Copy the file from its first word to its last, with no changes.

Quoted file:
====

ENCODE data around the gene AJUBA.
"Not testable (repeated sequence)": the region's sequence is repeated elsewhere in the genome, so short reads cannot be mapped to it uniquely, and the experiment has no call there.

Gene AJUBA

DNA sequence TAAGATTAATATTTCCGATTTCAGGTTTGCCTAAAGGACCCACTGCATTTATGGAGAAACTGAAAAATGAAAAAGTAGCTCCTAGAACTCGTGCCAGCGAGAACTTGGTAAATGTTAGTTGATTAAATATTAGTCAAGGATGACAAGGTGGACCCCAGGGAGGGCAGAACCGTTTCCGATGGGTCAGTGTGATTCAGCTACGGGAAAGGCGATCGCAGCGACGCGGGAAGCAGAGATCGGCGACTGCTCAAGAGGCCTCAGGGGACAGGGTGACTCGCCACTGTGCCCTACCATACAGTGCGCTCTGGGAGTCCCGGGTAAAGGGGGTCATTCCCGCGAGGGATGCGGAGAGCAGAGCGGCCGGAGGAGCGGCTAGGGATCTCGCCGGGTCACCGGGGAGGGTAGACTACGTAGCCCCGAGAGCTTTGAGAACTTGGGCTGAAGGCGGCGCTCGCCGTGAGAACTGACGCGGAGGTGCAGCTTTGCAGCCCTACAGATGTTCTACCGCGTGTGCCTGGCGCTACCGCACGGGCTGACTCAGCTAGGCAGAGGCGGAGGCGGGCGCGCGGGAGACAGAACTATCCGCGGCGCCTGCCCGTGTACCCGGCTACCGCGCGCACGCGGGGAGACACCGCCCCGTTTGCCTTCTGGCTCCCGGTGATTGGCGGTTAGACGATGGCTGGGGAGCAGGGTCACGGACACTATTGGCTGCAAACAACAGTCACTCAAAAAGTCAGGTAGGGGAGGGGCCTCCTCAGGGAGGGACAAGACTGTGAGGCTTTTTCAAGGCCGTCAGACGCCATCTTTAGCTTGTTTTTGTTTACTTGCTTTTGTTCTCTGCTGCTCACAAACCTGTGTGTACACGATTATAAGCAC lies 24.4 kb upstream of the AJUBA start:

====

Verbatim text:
ENCODE data around the gene AJUBA.
"Not testable (repeated sequence)": the region's sequence is repeated elsewhere in the genome, so short reads cannot be mapped to it uniquely, and the experiment has no call there.

Gene AJUBA

DNA sequence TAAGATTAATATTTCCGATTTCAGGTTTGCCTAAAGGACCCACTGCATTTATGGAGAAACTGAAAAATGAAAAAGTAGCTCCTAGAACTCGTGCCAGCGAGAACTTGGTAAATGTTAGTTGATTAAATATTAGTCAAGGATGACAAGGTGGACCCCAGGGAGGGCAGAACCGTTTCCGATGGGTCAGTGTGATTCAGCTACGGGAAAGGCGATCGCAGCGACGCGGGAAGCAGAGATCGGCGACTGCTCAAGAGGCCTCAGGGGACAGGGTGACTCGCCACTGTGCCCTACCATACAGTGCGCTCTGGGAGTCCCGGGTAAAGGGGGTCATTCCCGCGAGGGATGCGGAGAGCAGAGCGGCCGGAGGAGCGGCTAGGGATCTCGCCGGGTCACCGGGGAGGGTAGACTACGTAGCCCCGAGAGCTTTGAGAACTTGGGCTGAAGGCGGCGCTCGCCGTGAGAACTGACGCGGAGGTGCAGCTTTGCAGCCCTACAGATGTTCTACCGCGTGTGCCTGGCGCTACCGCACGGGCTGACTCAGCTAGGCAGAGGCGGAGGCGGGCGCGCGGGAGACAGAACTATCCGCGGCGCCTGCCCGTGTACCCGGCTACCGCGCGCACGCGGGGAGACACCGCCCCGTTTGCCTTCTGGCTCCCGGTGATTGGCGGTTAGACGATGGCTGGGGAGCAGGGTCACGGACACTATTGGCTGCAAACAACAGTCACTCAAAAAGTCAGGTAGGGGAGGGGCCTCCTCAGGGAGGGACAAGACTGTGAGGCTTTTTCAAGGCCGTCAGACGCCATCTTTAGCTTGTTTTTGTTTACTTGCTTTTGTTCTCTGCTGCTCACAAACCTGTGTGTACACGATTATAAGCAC lies 24.4 kb upstream of the AJUBA start: